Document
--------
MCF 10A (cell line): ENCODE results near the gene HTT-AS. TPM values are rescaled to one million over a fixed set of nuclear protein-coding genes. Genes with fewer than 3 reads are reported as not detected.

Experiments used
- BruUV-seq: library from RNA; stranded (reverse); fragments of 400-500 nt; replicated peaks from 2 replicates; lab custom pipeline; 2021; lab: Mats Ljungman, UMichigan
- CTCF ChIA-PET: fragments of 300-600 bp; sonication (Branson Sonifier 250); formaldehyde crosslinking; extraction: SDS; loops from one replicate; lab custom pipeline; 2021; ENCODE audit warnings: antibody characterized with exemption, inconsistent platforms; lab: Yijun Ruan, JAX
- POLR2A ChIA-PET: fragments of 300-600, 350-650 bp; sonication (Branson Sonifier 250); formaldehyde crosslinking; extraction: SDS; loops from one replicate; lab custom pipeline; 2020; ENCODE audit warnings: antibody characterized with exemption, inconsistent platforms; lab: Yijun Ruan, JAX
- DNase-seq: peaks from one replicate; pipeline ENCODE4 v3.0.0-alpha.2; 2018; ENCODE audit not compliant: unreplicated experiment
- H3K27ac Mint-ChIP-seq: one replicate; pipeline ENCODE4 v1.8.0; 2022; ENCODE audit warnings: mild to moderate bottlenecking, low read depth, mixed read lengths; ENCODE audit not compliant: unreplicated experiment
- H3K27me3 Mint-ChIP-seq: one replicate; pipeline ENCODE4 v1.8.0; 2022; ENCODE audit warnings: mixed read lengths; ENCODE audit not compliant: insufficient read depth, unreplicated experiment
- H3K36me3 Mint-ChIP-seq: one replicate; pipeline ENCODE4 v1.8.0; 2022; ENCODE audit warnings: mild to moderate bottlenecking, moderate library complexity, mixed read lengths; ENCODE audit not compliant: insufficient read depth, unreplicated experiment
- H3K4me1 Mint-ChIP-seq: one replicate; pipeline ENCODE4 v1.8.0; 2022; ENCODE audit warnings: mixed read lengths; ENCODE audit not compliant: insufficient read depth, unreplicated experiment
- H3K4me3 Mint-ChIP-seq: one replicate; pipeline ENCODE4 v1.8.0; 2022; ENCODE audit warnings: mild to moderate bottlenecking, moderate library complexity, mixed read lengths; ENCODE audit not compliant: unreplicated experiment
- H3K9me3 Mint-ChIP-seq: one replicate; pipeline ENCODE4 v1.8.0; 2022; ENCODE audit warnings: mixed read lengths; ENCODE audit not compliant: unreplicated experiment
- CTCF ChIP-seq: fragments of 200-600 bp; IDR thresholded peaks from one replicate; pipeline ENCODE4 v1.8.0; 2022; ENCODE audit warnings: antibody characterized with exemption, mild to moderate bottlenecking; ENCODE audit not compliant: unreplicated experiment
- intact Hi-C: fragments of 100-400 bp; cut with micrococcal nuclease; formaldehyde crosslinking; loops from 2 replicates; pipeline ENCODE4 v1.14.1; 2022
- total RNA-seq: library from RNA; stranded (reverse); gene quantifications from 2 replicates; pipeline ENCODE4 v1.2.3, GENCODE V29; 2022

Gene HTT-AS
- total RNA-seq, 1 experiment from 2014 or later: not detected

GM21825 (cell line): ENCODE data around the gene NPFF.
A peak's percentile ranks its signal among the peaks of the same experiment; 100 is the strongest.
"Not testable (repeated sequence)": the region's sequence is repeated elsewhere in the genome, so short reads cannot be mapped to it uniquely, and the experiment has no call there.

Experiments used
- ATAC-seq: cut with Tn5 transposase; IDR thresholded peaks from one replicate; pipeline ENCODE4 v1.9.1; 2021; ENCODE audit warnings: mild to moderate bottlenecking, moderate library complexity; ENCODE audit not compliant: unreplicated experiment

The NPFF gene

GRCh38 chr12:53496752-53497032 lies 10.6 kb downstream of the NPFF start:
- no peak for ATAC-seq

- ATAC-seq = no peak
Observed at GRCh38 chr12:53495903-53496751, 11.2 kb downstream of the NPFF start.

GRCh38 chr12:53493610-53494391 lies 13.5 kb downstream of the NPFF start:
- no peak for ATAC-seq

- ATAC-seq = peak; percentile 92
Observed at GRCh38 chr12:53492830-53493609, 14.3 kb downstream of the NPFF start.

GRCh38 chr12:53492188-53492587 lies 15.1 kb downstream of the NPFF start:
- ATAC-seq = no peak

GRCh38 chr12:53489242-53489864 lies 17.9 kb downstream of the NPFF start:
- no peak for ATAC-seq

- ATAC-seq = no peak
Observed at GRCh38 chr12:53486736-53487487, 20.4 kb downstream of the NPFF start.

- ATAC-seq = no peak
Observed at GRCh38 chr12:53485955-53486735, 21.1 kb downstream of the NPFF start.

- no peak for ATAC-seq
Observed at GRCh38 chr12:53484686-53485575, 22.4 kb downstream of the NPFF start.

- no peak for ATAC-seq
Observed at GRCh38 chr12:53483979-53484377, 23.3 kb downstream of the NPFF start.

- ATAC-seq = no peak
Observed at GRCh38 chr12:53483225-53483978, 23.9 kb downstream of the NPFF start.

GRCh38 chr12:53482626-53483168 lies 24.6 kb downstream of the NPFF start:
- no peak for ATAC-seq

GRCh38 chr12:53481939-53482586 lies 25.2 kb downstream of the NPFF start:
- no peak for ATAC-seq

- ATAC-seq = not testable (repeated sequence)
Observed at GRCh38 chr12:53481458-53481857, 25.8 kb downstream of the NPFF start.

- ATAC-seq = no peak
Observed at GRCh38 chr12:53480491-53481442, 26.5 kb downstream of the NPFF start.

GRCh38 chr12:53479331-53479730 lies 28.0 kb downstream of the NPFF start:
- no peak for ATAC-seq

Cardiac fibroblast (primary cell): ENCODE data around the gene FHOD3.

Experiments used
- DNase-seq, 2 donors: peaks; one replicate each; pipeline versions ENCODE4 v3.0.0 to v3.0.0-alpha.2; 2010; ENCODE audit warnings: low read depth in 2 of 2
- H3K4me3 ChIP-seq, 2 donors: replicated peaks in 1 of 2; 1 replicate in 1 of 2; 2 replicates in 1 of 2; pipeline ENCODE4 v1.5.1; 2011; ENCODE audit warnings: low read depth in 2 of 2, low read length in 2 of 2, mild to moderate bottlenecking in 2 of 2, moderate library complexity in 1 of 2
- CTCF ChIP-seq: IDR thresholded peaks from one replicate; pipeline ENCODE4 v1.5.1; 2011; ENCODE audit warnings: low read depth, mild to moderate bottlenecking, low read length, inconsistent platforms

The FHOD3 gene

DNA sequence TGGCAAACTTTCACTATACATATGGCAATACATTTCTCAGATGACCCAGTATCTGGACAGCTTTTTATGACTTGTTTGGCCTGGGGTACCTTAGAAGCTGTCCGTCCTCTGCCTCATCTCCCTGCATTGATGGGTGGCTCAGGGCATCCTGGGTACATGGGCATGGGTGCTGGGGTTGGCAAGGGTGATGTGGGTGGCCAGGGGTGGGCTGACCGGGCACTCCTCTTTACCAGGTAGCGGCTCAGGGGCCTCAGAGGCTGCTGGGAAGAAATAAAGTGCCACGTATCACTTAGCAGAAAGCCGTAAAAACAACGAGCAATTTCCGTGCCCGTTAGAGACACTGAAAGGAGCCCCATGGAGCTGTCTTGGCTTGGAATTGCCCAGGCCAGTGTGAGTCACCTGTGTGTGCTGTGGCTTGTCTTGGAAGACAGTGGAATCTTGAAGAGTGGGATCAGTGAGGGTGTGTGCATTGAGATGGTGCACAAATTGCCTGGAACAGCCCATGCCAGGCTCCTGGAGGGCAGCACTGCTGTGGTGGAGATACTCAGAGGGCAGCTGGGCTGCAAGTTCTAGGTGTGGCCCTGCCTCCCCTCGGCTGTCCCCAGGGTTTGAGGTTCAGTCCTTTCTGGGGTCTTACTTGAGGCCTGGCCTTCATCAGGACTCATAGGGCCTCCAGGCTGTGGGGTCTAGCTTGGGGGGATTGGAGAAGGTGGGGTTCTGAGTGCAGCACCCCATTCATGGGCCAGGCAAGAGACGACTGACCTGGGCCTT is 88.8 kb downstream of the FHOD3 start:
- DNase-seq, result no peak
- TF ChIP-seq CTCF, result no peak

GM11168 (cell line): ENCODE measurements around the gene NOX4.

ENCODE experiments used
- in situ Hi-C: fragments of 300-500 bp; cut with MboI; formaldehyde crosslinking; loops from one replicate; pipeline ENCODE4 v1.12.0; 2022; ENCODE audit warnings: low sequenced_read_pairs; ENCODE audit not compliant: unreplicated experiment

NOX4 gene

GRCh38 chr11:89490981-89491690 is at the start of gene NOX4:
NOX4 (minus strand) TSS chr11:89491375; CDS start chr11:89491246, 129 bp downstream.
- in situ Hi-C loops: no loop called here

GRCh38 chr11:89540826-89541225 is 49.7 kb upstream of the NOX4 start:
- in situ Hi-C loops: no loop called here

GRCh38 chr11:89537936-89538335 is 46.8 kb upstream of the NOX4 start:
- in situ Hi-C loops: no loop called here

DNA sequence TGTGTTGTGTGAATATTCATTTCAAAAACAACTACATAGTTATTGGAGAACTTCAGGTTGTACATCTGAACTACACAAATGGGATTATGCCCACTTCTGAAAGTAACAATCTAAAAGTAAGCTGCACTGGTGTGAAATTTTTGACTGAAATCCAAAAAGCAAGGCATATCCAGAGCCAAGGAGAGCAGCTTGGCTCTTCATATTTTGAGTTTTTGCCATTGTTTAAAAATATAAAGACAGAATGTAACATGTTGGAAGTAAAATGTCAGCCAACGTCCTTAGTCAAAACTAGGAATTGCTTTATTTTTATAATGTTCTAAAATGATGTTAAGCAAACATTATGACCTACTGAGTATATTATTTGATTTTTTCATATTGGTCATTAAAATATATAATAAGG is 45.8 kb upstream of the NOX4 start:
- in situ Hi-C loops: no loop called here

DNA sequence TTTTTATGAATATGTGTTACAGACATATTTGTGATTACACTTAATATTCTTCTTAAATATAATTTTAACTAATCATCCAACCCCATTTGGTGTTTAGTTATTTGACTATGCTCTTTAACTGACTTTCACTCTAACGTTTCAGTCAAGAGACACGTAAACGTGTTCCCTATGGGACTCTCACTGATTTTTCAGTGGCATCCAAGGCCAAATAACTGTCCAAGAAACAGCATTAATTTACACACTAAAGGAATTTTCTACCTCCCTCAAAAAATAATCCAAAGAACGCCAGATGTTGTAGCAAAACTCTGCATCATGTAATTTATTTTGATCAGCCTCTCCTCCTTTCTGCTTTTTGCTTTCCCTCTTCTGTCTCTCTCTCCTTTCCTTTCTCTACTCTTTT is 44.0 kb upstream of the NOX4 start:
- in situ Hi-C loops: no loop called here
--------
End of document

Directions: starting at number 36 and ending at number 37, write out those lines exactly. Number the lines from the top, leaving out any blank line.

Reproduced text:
- ATAC-seq = no peak
Observed at GRCh38 chr12:53486736-53487487, 20.4 kb downstream of the NPFF start.